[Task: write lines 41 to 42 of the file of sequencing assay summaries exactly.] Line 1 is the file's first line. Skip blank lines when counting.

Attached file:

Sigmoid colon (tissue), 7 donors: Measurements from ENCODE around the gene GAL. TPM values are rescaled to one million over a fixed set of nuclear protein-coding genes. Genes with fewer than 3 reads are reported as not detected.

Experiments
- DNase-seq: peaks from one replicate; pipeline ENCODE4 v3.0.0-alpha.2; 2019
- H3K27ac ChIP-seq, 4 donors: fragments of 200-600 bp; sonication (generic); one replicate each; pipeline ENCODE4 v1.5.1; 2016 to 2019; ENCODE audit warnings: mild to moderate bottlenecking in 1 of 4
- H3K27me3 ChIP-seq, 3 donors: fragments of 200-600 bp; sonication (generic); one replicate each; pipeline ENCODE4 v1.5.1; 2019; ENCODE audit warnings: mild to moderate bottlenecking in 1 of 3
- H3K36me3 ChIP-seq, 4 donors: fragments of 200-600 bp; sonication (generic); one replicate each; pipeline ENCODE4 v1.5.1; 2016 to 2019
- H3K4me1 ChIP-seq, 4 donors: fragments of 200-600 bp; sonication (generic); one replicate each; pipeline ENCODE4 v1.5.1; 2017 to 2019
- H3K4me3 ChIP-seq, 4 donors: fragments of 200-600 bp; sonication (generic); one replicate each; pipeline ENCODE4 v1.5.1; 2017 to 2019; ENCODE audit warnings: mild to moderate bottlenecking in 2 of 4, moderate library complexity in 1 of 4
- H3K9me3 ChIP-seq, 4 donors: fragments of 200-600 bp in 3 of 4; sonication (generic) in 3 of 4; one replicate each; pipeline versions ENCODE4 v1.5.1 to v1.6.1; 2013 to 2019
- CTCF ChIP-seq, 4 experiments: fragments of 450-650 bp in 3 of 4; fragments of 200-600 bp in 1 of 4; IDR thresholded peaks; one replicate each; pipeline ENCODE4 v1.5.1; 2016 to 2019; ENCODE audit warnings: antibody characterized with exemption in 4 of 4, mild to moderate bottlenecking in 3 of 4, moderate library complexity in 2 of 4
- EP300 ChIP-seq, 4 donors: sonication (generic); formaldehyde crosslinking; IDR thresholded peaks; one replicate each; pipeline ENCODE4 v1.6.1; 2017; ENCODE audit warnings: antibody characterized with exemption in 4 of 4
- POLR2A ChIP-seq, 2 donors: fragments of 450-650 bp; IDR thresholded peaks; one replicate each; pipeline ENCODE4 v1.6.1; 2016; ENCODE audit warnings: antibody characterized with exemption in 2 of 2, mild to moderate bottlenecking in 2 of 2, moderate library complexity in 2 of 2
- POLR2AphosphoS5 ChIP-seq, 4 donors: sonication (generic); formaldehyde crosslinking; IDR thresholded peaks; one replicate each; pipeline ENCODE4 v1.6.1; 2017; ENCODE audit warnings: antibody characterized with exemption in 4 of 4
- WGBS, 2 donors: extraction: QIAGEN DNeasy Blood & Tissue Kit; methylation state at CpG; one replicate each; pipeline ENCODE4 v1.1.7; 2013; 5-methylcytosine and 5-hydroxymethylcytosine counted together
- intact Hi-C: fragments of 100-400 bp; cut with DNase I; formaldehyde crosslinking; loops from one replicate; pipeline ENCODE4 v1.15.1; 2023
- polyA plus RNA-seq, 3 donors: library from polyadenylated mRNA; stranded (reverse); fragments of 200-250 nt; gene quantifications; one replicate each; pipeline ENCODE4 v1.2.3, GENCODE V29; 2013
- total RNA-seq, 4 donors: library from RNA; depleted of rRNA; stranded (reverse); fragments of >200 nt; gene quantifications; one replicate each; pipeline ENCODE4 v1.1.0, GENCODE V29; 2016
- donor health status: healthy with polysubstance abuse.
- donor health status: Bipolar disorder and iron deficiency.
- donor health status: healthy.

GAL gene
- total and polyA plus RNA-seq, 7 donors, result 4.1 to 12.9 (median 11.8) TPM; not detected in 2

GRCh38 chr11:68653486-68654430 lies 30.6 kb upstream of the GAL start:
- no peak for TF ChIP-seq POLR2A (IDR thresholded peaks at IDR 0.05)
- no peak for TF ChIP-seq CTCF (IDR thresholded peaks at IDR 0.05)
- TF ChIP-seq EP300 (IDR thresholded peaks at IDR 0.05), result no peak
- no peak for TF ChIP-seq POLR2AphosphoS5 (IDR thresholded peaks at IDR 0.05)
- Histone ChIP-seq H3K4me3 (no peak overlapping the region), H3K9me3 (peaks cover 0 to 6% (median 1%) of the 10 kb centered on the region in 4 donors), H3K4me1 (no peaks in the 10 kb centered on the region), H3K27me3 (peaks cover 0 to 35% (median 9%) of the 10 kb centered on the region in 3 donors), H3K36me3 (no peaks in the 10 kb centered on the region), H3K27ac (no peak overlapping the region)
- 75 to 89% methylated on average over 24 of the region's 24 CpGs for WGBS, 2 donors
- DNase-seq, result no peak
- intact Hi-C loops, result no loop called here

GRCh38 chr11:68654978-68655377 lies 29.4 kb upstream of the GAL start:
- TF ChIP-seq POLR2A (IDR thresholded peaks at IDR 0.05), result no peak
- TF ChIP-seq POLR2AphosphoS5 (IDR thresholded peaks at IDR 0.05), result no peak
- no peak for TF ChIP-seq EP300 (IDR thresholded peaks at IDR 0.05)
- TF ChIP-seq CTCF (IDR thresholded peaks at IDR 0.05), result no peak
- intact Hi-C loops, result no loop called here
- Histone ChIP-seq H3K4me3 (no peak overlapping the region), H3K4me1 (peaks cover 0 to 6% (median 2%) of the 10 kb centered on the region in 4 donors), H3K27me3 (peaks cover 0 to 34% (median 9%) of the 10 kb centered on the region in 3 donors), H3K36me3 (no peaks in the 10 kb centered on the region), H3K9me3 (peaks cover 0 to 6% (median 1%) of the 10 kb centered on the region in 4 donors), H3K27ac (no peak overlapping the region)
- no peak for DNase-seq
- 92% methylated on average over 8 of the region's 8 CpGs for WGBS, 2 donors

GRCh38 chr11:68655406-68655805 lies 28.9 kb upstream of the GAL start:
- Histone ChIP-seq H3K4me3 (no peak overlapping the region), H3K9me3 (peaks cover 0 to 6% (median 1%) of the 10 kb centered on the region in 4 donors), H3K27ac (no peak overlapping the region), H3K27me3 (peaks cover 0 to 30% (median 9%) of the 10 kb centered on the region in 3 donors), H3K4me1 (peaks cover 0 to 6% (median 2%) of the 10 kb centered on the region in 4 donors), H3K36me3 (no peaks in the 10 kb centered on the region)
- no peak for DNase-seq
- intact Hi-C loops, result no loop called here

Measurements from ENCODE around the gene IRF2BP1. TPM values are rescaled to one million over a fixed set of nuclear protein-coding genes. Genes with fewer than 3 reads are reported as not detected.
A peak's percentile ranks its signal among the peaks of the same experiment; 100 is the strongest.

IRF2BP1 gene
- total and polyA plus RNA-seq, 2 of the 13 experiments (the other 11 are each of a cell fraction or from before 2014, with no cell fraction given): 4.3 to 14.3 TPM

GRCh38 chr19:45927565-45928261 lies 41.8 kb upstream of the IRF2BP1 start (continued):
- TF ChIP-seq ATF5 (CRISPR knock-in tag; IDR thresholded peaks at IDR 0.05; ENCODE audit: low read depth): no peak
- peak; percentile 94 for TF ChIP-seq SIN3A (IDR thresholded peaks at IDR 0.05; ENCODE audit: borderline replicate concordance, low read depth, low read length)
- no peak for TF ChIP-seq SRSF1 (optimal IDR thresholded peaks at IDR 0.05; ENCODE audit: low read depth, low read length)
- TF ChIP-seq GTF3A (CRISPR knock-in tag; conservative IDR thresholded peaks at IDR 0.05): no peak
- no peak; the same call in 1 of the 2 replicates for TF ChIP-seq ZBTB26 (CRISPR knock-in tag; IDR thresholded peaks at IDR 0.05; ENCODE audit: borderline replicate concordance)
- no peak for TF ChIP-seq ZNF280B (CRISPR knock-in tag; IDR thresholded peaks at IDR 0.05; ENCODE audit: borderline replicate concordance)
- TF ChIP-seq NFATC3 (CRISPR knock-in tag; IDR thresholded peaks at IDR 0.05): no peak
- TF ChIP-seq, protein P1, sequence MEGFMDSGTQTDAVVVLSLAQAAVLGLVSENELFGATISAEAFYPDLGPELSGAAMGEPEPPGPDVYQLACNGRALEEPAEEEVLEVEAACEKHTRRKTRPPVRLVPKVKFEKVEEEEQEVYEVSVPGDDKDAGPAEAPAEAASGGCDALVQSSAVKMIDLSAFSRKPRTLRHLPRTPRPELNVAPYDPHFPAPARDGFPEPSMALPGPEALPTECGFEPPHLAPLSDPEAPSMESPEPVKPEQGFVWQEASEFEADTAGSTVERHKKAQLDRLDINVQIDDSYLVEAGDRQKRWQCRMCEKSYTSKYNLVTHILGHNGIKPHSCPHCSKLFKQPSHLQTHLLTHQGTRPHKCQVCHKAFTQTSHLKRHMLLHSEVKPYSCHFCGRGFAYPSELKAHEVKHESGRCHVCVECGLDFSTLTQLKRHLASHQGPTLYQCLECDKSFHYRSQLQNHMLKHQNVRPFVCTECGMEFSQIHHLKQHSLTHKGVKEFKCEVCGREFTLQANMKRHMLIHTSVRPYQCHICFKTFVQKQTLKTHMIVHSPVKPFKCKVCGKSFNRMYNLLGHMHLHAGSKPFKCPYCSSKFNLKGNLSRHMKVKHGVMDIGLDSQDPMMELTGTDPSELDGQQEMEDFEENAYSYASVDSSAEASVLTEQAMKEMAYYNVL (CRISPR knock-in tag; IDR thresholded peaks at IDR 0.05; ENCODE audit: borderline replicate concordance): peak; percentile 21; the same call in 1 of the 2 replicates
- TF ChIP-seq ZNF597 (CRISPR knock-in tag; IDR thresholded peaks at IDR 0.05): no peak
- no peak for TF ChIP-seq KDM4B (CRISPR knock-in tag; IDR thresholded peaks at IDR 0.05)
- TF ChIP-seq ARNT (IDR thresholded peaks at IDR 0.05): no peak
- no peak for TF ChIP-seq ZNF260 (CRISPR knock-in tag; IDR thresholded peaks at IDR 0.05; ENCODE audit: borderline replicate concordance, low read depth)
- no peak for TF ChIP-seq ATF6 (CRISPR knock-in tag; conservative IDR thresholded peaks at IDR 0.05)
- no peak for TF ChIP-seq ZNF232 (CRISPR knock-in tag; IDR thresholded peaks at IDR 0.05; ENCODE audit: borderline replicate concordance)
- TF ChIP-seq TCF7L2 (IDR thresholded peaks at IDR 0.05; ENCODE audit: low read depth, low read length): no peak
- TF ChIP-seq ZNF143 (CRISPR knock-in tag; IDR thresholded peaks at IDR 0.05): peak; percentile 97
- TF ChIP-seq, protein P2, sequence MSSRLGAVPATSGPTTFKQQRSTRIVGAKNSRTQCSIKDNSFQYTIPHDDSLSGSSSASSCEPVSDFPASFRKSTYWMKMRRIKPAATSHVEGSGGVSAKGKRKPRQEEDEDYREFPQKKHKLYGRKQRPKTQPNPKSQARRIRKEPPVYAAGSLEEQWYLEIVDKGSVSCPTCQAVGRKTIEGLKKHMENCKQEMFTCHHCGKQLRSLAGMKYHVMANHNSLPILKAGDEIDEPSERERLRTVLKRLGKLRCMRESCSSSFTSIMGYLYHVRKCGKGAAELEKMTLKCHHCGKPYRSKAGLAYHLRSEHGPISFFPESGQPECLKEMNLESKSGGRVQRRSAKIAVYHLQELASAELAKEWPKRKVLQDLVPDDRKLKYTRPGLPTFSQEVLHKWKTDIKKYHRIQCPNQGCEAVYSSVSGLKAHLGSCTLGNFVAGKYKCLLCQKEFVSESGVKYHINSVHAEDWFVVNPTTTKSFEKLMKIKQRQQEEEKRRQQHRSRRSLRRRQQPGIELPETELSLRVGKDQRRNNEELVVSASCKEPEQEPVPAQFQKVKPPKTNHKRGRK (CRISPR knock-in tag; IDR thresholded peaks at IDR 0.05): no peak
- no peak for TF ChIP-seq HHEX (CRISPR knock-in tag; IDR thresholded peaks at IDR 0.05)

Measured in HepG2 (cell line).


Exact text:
GRCh38 chr11:68655406-68655805 lies 28.9 kb upstream of the GAL start:
- Histone ChIP-seq H3K4me3 (no peak overlapping the region), H3K9me3 (peaks cover 0 to 6% (median 1%) of the 10 kb centered on the region in 4 donors), H3K27ac (no peak overlapping the region), H3K27me3 (peaks cover 0 to 30% (median 9%) of the 10 kb centered on the region in 3 donors), H3K4me1 (peaks cover 0 to 6% (median 2%) of the 10 kb centered on the region in 4 donors), H3K36me3 (no peaks in the 10 kb centered on the region)